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A national institute on mental health has warned the media that coverage of the mass poisoning in a residential community of Wakayama this summer has doubly hurt local people already suffering due to the crime.

Four people died and more than 60 others were sickened after eating arsenic-laced curry served at a community festival in the Sonobe district of Wakayama in July. Since then, the normally quiet residential district has been swarmed by hundreds of media reporters and photographers.

A research group at the National Center for Mental Health and Neurology sent a set of written proposals to media firms urging their correspondents to refrain from reporting in the Sonobe community during certain hours.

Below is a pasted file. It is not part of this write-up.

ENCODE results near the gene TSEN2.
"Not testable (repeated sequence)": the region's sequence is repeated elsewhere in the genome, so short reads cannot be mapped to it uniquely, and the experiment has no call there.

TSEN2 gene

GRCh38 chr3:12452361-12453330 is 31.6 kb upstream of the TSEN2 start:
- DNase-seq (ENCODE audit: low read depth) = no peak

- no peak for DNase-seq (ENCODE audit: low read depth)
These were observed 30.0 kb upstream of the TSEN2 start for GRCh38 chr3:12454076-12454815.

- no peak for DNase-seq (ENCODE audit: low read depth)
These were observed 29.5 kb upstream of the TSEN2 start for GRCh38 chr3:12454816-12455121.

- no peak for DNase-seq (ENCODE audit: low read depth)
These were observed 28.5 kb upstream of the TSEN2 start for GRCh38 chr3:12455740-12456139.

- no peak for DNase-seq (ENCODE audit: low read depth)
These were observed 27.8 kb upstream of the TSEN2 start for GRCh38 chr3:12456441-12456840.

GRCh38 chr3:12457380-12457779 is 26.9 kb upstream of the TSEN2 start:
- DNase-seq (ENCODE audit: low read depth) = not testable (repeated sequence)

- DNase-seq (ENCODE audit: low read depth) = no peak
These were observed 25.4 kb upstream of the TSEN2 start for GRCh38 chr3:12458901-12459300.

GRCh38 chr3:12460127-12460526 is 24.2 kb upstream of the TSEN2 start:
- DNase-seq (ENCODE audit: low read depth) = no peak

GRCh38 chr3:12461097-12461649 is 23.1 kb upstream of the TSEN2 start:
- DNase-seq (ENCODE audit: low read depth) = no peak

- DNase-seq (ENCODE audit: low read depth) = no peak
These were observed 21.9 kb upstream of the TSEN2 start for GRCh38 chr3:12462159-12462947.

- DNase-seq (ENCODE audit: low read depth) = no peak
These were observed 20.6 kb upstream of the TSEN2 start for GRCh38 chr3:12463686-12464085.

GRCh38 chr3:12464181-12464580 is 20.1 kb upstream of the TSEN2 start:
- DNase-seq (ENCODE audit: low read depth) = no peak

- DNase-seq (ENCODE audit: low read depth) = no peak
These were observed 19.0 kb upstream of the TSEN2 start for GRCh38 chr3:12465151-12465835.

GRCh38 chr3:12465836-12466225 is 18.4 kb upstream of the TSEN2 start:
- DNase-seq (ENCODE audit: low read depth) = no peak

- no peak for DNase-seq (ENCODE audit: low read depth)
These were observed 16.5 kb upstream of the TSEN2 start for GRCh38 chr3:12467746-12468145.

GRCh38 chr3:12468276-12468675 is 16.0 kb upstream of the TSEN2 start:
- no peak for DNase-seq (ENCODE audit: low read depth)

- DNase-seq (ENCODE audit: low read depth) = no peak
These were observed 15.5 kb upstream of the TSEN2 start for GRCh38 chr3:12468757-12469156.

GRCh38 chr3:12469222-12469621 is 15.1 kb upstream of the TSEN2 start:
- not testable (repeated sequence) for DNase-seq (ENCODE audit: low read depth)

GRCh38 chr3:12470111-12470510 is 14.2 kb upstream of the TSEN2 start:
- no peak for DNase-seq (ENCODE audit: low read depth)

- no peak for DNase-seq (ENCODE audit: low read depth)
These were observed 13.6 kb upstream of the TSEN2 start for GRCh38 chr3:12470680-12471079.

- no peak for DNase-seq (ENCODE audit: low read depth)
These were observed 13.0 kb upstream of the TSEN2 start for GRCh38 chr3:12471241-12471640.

The Ichikawa, Chiba Prefecture-based institute said the local residents have suffered secondary stress as they are kept under constant watch by the reporters, many of whom effectively stay in Sonobe around the clock.

Many of the surviving victims suffered psychologically when media photographers took shots of them even as they received medical treatment and health checkups, the institute said in its proposals.

In order to help the community regain a sense of normality, the press should set certain hours of the day during which they will refrain from reporting in the area, and also stop interviewing or taking photos of the poisoning victims at hospitals and other public facilities, it added.

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